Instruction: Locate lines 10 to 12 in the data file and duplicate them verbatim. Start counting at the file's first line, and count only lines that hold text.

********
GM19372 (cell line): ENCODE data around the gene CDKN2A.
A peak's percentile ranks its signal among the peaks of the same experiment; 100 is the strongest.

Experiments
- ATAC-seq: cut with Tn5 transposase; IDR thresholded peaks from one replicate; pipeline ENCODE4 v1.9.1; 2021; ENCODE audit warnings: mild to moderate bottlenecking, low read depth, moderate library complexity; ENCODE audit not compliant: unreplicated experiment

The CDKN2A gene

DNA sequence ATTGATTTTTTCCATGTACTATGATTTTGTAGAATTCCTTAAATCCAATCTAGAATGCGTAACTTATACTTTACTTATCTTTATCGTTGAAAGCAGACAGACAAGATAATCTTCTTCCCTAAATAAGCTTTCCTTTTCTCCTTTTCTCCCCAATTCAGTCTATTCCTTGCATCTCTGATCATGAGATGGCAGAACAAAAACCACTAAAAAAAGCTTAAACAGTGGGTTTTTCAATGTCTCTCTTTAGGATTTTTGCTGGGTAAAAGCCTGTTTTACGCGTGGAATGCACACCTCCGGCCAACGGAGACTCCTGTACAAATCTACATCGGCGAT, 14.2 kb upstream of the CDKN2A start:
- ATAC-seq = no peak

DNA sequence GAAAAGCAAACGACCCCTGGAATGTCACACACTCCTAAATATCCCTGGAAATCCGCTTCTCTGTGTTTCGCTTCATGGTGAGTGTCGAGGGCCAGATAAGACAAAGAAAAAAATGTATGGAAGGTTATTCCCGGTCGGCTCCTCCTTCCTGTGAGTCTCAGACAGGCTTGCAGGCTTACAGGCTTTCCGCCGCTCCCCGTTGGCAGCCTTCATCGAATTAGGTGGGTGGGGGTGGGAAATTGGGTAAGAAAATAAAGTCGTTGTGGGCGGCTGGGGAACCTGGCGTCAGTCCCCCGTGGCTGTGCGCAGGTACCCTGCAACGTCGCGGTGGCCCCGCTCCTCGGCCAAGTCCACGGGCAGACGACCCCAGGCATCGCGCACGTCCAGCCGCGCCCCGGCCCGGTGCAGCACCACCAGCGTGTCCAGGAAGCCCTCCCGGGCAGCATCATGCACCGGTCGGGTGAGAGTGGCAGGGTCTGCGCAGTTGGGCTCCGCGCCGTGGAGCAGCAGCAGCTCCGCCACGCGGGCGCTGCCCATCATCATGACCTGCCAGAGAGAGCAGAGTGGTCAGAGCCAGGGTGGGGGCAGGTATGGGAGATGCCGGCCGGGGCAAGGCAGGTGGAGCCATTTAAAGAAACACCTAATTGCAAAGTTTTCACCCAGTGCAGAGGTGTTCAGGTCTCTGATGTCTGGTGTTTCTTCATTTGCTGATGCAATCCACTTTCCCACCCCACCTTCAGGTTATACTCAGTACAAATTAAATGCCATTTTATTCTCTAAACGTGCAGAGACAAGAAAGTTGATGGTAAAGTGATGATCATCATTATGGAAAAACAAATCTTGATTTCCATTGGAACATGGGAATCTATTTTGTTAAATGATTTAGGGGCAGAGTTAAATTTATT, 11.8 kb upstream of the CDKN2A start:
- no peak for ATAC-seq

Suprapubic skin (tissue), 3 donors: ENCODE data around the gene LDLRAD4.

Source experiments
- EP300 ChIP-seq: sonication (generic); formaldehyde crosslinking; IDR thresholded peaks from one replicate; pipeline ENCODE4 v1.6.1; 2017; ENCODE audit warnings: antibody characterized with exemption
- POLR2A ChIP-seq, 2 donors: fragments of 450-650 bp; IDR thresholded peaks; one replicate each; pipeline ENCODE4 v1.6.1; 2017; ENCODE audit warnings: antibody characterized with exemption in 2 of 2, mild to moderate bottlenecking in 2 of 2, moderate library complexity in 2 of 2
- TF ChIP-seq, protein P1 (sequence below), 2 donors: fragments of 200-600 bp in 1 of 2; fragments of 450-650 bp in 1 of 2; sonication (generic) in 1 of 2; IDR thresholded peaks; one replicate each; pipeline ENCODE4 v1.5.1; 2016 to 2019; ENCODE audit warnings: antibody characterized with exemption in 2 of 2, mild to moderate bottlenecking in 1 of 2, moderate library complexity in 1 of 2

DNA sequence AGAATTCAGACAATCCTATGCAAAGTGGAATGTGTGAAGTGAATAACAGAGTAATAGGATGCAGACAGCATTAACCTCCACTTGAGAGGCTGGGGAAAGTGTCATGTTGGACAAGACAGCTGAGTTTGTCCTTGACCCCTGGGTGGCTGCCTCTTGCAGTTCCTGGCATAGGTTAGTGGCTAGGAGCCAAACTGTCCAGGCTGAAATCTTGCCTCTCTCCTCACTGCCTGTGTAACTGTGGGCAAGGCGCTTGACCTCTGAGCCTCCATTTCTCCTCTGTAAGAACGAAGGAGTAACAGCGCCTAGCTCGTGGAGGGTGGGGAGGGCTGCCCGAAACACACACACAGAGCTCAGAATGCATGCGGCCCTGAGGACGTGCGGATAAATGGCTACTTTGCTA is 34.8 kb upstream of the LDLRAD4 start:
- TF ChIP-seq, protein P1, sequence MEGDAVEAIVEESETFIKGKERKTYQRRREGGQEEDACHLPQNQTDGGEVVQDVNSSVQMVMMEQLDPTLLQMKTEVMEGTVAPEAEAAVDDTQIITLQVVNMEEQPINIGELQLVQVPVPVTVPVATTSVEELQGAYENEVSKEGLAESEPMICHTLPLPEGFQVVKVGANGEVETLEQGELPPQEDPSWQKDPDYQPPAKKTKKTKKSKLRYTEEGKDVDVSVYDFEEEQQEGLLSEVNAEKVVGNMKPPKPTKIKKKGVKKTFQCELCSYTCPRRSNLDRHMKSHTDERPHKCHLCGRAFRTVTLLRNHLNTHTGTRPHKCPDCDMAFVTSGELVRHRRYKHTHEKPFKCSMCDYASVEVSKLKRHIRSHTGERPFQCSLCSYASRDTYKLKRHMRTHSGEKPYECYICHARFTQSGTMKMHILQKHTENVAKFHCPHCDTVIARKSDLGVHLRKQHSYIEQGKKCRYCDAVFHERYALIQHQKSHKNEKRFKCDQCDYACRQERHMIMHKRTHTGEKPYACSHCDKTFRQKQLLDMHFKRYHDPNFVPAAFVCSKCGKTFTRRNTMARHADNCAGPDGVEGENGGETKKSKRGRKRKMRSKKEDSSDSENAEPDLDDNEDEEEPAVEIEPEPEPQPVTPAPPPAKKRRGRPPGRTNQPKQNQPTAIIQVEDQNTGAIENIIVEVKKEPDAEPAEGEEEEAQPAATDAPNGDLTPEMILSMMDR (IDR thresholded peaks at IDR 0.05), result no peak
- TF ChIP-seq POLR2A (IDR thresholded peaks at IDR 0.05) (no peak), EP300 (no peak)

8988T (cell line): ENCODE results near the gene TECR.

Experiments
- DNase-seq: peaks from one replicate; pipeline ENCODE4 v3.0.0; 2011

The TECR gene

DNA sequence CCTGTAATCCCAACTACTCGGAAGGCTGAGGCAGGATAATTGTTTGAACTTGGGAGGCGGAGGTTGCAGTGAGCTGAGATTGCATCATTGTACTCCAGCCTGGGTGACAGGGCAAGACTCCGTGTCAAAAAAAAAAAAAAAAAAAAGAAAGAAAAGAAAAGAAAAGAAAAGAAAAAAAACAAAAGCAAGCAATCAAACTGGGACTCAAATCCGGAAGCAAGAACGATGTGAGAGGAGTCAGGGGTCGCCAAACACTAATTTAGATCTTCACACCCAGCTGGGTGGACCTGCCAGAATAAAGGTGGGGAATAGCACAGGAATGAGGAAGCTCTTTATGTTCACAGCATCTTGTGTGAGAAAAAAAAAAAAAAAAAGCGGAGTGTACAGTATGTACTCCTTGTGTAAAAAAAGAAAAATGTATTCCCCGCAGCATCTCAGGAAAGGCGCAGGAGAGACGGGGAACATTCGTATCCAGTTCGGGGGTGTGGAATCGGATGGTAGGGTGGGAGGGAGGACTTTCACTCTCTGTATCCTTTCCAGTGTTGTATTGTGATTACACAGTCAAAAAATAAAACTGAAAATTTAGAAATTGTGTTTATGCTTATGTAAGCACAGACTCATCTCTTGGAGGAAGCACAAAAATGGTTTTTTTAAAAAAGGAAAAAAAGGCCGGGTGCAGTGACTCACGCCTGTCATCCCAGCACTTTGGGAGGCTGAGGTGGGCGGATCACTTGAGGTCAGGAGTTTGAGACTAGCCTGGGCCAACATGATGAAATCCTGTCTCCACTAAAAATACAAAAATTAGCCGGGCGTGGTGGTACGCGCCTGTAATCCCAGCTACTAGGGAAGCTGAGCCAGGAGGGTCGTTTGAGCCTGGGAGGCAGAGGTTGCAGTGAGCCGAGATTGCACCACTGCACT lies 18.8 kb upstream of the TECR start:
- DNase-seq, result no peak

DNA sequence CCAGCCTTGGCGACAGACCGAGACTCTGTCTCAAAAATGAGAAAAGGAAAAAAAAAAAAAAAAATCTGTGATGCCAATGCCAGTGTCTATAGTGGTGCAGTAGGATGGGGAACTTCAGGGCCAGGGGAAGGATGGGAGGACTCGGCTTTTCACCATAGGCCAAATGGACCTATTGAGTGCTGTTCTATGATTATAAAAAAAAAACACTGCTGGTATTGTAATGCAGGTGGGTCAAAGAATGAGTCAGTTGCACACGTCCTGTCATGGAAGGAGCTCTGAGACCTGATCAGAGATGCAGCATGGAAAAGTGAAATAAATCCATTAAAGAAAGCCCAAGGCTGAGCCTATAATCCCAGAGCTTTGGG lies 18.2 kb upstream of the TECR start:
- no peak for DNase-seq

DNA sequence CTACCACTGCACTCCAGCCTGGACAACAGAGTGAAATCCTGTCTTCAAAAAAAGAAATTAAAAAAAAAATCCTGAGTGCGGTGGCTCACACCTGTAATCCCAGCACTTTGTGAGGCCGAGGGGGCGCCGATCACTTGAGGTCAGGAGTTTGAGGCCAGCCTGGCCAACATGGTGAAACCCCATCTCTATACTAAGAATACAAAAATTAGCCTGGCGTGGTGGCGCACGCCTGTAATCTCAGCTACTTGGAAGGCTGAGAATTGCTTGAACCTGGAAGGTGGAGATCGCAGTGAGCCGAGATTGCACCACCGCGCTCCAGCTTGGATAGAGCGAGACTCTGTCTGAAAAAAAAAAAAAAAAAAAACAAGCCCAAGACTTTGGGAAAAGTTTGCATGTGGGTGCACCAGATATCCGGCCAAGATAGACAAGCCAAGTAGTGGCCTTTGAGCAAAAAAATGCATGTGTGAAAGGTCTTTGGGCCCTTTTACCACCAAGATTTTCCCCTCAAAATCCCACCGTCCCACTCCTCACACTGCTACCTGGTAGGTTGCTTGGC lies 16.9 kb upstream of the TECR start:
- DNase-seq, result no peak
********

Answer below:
Suprapubic skin (tissue), 3 donors: ENCODE data around the gene LDLRAD4.

Source experiments
- EP300 ChIP-seq: sonication (generic); formaldehyde crosslinking; IDR thresholded peaks from one replicate; pipeline ENCODE4 v1.6.1; 2017; ENCODE audit warnings: antibody characterized with exemption